Let me back off here. Again, I am not trying to cause a panic. I am just telling you what is happening. I hope I am sounding an alarm without being overly alarming. But you need to know because amidst all of the turmoil in the world, and in our country, and among those who make policy for this country (i.e. our government), all of the fighting will lead to poor decisions (few individuals can make good decisions under increasing stress), and those decisions will impact you and me.
But it isn’t just the government, it is companies too. Shrinkage is a huge issue as companies put less in packages and make packages smaller. These types of tricks have happened for years, but they are growing more frequent. As long as the difference is small enough, and the price doesn’t change, companies can make incremental changes that add up to big profits. And that is what investors want. Companies on Wall Street don’t do what is best for the consumer, they do what is best for the shareholder. Again, these ideas are nothing new, but they are increasing in frequency and scope.
I haven’t even talked about the dangers of deflation or stagflation, which are concerning in their own way. Again, everywhere you look we have all kinds of challenges around us. And I believe these challenges are going to radically impact the next decade or so from an economic perspective. And that is why I wanted to share this message. It is not like any message I usually share. But I have been sharing some of this with the deacons over the past couple of months and said I needed an outlet, as the shepherd of this church, to let the flock know of the potential dangers lurking on the horizon.
Up to this point, I really have not given you any reason not to be anxious, so let me do so here.
In Matthew 6.25-34, Jesus says that God takes care of the birds and the fields, and if that is true, He will take care of his premier creation – mankind. Now, that does not mean that we will have all of our wants. And it does not mean that life will be easy. After all, Jesus said he had no place to lay his head. But it does mean that God cares for us and that we can trust Him.
So, how do we do that and not get bogged down by the headlines? Well, it depends upon where you look. In Matthew 6.33, Jesus said, “But seek first the kingdom of God and His righteousness and all these things will be added to you.” You might be asking what things, but that is not the point. The point is to seek God first. Seek His kingdom and righteousness first. Then, you will realize that God is caring for you in His way, in His time. And those things that are added are things like food and clothing.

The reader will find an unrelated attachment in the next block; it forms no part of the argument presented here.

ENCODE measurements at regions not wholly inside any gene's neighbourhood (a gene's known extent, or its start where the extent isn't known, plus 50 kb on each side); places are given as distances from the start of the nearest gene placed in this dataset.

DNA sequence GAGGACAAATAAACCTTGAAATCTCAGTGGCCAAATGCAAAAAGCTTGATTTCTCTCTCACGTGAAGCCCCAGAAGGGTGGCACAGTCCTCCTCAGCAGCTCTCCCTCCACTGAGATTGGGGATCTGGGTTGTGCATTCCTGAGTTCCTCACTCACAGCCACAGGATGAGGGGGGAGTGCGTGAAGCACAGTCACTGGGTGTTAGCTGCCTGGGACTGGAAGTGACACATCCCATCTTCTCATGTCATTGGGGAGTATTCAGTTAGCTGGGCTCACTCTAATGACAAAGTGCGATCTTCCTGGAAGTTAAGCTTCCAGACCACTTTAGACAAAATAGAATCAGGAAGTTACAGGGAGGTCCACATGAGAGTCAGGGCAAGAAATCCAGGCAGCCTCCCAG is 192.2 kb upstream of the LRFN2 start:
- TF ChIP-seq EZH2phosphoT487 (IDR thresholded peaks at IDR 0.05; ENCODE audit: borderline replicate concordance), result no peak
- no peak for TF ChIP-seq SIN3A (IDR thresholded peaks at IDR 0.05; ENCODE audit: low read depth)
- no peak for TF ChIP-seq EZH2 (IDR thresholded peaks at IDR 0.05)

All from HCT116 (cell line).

So, you have a choice. Everywhere you look you can see stories about the world failing, countries in turmoil, financial markets in uncertainty, health scares, etc.
Or, following Paul exhortation in Romans 12.2 to not be conformed to the pattern of this world, you can choose something different. Then, everywhere you look, you can see God at work. You can see lives being changed and the potential for more lives to be transformed for His glory.
The question really isn’t where you look. The question is what you choose to see everywhere you look. Everywhere you look you can see what the media wants you to see or what God desires for you to see. Paul wrote that our citizenship is in heaven (Philippians 3.21), and that we should set our eyes on things above (Colossians 3.1). That does not mean that we ignore what is going on in the world; rather, it means our focus is that we focus on God to get us through the challenges and to help others do the same.
At the beginning of this message, I talked about the stock market crash and the depression that followed. But the first Depression in this country was in 1837. In that year, the frenzy wasn’t stocks, it was land, and when the market for land collapsed, our country faced its first depression. The tools that are used to measure the economy were not available then, but some estimate it may have been as bad as the Great Depression. Regardless, that was 1837. Then, we had another one 92 years later in 1929. Well, it has been 92 years since the last one. I don’t think the number 92 has any special meaning, and I am not saying that we will face another depression, but I do see signs of a significant financial change on the horizon. I see it everywhere I look. But in the midst of what I see, I must choose to seek first God and His righteousness.
As the song says, we need to turn our eyes upon Jesus and look full in His wonderful face. Then the things of earth will grow strangely dim in the light of His glory and grace.
- Consider your situation.
- Consider what is most important.
- Not everyone can make cuts, but you may want to save some extra now, if you can.
- Help others to be prepared.